Pokeweed might look decorative, but it is an invasive plant that is blooming and developing berries right now in Portland. This makes it easy to identify, so it has the dubious honor of being the first plant in our ocassional series on Alien Plant Invaders. Pokeweed is native to the southeastern United States, but is increasingly popping up around the Pacific Northwest. We need your help getting this weed under control before it spreads even more!
Why is pokeweed bad? Birds often eat the berries and carry the seeds to new locations, including natural areas. Left unmanaged, pokeweed can form dense patches and overwhelm native plants and trees. This damages Portland and the region’s natural areas and parks, which we depend on for clean water, wildlife habitat, recreation and other benefits.
Here’s another reason: although birds seem to be immune to the berries, every part of the pokeweed plant is toxic to people. Some people eat parts of the plant (poke salad is an example). But preparation is tricky and ingesting improperly prepared pokeweed can cause severe nausea, or even death.
For more information about identifying pokeweed, check out this fact sheet and this page from our partners at East Multnomah Soil & Water Conservation District.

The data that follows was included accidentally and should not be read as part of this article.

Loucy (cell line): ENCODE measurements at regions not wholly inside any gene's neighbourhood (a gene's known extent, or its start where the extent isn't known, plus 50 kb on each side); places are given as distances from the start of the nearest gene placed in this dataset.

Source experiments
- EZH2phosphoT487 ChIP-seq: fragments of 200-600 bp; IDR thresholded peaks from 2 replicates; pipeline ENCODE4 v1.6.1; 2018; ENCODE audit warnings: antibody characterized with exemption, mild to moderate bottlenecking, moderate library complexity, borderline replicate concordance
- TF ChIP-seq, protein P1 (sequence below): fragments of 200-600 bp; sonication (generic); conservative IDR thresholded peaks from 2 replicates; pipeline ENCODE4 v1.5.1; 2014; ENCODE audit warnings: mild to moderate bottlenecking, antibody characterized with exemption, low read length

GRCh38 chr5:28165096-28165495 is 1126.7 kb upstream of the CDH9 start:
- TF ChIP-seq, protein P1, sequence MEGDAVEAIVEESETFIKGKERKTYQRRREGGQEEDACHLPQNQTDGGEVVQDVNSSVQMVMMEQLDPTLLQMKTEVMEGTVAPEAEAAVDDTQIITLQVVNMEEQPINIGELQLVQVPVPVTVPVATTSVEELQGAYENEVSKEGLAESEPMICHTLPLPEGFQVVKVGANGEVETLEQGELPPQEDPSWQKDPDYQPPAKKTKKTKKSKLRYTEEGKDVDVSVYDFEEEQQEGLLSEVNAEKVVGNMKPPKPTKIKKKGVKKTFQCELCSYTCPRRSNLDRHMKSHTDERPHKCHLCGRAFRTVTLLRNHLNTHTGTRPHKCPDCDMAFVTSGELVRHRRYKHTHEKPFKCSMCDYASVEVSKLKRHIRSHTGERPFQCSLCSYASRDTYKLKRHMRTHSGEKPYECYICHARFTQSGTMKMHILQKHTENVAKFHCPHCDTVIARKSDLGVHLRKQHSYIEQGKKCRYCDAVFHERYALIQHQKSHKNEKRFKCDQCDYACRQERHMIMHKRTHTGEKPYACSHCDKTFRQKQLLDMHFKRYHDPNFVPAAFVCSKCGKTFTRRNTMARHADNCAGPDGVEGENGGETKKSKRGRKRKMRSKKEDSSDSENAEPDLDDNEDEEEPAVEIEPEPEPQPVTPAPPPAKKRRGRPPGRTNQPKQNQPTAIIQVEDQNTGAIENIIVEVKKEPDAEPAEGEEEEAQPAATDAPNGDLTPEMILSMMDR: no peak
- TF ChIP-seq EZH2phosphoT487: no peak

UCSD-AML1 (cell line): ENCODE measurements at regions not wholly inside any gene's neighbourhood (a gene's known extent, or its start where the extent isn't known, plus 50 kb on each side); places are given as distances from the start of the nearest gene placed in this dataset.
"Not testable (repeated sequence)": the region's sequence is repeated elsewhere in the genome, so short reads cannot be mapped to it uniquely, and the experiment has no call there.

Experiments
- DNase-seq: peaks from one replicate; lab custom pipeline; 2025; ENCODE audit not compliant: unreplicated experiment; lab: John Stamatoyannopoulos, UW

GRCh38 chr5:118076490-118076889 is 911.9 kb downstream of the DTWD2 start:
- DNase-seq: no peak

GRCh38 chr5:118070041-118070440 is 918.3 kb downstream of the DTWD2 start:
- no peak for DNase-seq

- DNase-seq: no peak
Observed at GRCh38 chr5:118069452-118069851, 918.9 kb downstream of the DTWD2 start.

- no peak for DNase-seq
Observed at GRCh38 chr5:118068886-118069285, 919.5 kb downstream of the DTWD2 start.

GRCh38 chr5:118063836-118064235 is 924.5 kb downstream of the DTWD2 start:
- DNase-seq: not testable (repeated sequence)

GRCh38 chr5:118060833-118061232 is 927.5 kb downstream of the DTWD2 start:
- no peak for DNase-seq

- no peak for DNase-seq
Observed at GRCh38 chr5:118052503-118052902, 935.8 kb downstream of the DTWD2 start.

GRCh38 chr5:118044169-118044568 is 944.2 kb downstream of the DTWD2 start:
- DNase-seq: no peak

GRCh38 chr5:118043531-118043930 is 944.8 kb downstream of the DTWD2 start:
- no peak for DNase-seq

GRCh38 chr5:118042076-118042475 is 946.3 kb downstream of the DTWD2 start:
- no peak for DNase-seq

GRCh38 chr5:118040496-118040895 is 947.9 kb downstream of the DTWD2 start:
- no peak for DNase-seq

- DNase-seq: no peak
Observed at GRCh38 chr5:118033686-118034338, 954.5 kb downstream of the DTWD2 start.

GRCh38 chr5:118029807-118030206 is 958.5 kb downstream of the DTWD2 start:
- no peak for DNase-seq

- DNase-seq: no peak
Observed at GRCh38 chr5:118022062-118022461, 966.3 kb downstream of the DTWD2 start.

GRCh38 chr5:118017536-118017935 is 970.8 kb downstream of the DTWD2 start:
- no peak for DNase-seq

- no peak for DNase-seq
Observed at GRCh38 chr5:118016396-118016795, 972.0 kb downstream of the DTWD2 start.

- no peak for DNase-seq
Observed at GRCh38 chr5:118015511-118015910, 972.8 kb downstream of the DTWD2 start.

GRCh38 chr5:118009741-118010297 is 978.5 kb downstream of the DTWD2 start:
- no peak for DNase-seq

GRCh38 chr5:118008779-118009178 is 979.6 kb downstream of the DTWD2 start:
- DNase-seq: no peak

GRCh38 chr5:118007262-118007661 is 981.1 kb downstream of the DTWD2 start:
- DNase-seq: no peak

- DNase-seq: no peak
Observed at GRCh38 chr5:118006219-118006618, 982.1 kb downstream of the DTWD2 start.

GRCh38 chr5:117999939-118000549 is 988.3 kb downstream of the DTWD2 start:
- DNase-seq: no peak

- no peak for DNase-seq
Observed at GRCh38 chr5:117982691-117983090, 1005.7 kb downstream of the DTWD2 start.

Environmental Services staff are surveying some neighborhoods for pokeweed to help property owners identify it and give them recommendations for dealing with the plant. Even if you haven’t received a flyer, we highly recommend removing plants you find on your property. Put berries and flowers in a bag and in the trash (not in your yard debris bin or compost). Stems without berries or flowers can be put in yard debris. Digging up the roots and disposing of them in the trash is the best way to remove the plant. This requires a lot of digging to get the whole root and will likely need to be watched for a couple of years, in case root pieces re-sprout.
Pokeweed starts off small and may be found in cracks in the sidewalk. It can quickly grow into a large bush. The root gets bigger every year and should be dug out completely as soon as possible.
Why do we care about invasive species? They can cause a lot of damage to our forests, streams and rivers, and property. Nationwide, damages associated with invasive species cost approximately $120 billion each year. In Oregon, the control of invasive weeds and the cost of the damages they create amounts to about $125 million each year. We know that it costs a lot less to control new invasive plants before they become infestations. This takes help from everyone. Read more here about the problems caused by invasive species and why BES is particularly concerned about their impact on water quality.
For more about the City’s Invasive Species efforts, go to: www.portlandoregon.gov/bes/invasives